Eye Spy 10 Public Art Sculptures in Denver

Did you know the Mile High City is home to more than 400 pieces of public art? Ranging from larger-than-life sculptures to interactive media pieces, there is much to explore. So, as we spring into warmer weather, now is the perfect time to get outside and go on a scavenger hunt to find a few of our favorite public art sculptures in Denver.

Giant Pencil, Champa St.

Where: 1561 Champa St.

The Lowdown: Drawing people in from all parts of the country the Giant Pencil is a mysterious hidden gem among the city streets of Denver. This 15-story tall pencil once a smoke stack has been created into a giant number 2 pencil by Fisher & Fisher Architects in 1910. This sculpture is located at the University Bldg (letters on the side of a pencil) however, to see it in its full glory, 15th and Curtis will have the best view.

“I See What You Mean”, Colorado Convention Center
public art sculptures in Denver, blue bear

Where: Colorado Convention Center, 700 14th St.

The Lowdown: Probably one of the most iconic public art sculptures in Denver is the big blue bear downtown. The 40-foot infamous blue bear, officially titled I See What You Mean, sculpted by Lawrence Argent, features a curious bear leaning against the convention center, peering inside its glass walls as if trying to catch a glimpse of what’s inside. The sculpture has become a beloved icon of Denver and a popular spot for tourist photos. Its location is downtown positioned outside the east-facing windows of the Colorado Convention Center.

Dancers, Denver Center of Performing Arts

public art sculptures in Denver

Where: 1185-1245 Champa St.

The Lowdown: The Denver Center of Performing Arts (DCPA) is home to these large-scale Dancers sculptures located outside the Ellie Caulkins Opera House. Featuring two dancers reaching toward the sky Jonathan Borofsky the artist, wants others who come and see them encouraged to dance and frolic with them as well.

Mine Craft, McNichols Building

Where: Bannock St & W Colfax Ave.

The Lowdown: Built for all ages for enjoyment and Mine Craft lovers, artist Mike Iwasaki created this print glass louvers doorway at the McNichols Building in 2017. This art sculpture was inspired by the geography, industry and landscape of Colorado. It also was consciously and locally sourced sticking with the eco-friendly sustainable movement this states pursues. It’s a subtle piece of work but yet it’s also eye-catching especially when the sunlight shines right on it.

National Velvet, Highland Bridge

public art sculptures in Denver, National velvet

Where: 2415 16th St.

The Lowdown: East of the Highland Bridge and Interstate-25 this 20-foot sculpture has many tourists and on-lookers perplexed as to what it actually is. Alas, it is not deflated balloons, red jelly beans, soggy hot dogs, sandbags, etc. There is no actual representation of what this obelisk, non-traditional art piece as it speaks for itself. However, it is a sculpture made from fiberglass, aluminum, paint, and resin, otherwise known as National Velvet created by John McEnroe.

Luz de Denver, Riverfront Park

Where: 16th Street &, Little Raven St.

The Lowdown: Luz de Denver (Light of Denver) is another infamous Denver sculpture located at Riverfront and the Millenium Bridge on 16th St., which permanently spread its wings in 2019 after being a temporary art structure that was originally installed in 2016. Jorge Marin is an artist that creates pieces that incorporate art into everyday life for all passerbys.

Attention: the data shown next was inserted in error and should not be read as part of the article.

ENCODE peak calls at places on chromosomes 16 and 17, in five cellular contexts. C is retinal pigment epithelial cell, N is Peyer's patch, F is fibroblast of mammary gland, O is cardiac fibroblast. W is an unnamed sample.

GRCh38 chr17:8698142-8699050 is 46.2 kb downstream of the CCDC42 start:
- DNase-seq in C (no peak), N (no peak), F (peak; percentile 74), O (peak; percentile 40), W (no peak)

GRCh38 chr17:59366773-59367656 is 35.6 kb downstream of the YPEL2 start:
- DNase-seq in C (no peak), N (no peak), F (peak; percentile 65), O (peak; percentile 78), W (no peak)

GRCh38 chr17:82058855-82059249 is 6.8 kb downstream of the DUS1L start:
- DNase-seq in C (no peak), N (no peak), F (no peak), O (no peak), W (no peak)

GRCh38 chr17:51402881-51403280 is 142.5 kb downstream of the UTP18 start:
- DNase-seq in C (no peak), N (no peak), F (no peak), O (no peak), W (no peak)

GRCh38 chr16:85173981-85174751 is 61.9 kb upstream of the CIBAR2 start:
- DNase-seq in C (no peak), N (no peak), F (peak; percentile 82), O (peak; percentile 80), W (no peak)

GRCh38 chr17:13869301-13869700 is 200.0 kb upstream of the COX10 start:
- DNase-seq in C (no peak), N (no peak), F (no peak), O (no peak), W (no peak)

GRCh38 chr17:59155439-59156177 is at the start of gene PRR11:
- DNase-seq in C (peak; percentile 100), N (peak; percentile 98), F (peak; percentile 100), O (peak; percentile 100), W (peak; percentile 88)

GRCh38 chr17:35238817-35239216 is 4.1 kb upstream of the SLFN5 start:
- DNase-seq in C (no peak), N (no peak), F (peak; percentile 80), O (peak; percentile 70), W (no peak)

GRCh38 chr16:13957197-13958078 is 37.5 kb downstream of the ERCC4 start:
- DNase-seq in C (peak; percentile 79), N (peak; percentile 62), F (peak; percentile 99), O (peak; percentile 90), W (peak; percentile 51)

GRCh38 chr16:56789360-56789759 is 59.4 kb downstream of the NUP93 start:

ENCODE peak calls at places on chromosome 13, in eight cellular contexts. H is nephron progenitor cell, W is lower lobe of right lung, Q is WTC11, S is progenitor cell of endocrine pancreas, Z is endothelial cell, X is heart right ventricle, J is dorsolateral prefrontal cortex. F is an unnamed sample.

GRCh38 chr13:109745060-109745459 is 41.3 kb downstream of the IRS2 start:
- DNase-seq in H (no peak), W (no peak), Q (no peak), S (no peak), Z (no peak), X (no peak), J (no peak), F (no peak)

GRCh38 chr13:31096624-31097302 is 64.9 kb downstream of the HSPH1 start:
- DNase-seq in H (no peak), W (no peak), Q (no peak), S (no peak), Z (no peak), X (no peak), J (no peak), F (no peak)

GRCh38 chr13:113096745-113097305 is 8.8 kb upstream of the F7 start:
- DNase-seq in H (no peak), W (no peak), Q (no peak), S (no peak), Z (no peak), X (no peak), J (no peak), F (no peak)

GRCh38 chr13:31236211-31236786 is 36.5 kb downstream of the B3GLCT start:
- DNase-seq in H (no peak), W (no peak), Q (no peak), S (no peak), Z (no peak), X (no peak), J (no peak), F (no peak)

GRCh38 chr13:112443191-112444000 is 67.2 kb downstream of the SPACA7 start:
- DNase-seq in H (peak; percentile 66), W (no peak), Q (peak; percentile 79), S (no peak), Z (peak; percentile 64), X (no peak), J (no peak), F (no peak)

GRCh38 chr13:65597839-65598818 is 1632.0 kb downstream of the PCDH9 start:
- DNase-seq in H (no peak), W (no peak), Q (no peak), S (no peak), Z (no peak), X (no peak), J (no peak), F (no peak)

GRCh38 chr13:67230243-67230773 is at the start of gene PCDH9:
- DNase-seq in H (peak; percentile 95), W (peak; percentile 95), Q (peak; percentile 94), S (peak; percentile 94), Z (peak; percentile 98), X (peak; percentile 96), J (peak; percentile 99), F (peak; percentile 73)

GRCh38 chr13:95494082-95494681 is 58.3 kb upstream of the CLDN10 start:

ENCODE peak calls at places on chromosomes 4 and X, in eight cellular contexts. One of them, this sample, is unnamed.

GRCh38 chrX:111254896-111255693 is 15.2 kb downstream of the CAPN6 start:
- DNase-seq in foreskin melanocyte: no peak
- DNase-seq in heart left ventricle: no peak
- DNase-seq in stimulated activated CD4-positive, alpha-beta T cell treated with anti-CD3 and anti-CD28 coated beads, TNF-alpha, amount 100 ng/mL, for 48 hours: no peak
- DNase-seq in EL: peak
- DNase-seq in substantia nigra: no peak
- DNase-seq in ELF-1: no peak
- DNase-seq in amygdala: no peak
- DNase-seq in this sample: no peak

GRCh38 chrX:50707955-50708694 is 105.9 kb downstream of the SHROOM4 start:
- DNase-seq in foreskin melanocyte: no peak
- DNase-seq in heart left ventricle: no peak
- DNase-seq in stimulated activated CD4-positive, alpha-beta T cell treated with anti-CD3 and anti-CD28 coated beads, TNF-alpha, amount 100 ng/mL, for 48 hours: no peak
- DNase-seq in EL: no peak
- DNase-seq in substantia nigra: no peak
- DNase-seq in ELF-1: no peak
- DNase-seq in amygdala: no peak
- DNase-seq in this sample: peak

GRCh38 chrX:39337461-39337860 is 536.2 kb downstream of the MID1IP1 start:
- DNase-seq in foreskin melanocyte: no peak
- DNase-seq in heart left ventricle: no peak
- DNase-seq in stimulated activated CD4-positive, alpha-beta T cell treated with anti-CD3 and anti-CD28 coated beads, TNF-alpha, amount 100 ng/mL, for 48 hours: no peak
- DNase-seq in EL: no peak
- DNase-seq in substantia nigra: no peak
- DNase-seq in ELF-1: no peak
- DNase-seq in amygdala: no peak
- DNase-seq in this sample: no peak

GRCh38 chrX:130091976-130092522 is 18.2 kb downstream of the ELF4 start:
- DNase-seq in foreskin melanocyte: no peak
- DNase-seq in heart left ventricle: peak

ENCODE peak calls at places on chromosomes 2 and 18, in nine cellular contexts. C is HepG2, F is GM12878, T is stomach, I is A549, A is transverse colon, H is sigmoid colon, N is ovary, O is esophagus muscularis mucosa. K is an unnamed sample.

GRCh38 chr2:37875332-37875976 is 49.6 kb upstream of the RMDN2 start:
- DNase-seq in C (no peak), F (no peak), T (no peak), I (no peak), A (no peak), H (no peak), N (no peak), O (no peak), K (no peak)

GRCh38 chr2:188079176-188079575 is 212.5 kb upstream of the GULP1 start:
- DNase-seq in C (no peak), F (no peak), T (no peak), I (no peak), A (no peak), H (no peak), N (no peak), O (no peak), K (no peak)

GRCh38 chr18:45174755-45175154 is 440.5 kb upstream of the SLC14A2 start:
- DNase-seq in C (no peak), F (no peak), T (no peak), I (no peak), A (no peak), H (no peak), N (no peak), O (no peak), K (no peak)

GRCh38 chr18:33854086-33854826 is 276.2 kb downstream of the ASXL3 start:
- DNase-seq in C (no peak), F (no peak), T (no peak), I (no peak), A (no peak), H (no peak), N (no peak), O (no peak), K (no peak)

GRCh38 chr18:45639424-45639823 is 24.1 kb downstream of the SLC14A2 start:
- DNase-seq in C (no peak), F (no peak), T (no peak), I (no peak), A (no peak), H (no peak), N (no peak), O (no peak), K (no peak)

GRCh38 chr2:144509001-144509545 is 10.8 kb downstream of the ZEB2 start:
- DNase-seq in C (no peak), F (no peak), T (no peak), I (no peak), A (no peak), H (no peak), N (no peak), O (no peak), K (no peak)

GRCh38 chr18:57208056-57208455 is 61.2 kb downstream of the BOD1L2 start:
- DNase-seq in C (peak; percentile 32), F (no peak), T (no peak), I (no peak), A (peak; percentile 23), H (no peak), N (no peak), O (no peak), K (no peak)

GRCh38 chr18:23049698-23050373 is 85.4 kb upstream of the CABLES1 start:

Man and Woman, Denver Center of Performing Artspublic art sculptures in Denver

Where: 998 14th St.

The Lowdown: This beloved Man and Woman sculpture was created by Colombian artist Fernando Botero and was installed in the Denver Performing Arts District in 1983. Botero is known for his signature style of creating exaggerated, rotund figures in his artwork. The bronze sculpture depicts a man and a woman standing side by side. Man and woman are both depicted with exaggerated, voluptuous bodies, which is typical of Botero’s work. The sculpture is made of bronze and stands around 8 feet tall.


Where: 1338 1st St.

The Lowdown: The Plethodon art sculpture is one of the many immersive installations located at Meow Wolf, a large-scale interactive art exhibit based in Santa Fe, New Mexico. The sculpture was created by a group of artists who call themselves the Plethodon Collective. The sculpture itself is a vibrant and colorful depiction of a Plethodon, which is a genus of salamanders native to North America.

The Articulated Wall

Where: 625 S Broadway

The Lowdown: Sorry, to say but these are not french fries. In fact, it is called The Articulated Wall. It’s a unique and innovative feature located in the Denver Design Center on South Broadway. It was created by the architectural firm Roth Sheppard Architects, who were commissioned by the Denver Design District to create a focal point for their building. The installation was inspired by the concept of dynamic architecture, which involves designing structures that can adapt and change over time based on the needs of the occupants.

Sun Spot, South Broadway

public art sculptures in Denver, Sun Spot

Where: 1241 W. Bayaud

The Lowdown: Sun Spot is a sustainable public art installation located at the Denver Animal Shelter — South Platte Campus in the Baker Neighborhood. The sculpture, created by artist Christopher Janney, was commissioned as part of the Denver International Airport public art program in the mid-1990s. The piece consists of a series of 34 steel poles, ranging in height from 30 feet to 60 feet, arranged in 90,000 pet tags. Each pole is topped with a solar panel that absorbs sunlight during the day, and powers LED lights at night, creating a mesmerizing light show.

All photography by Kiddest Metaferia 

Exit mobile version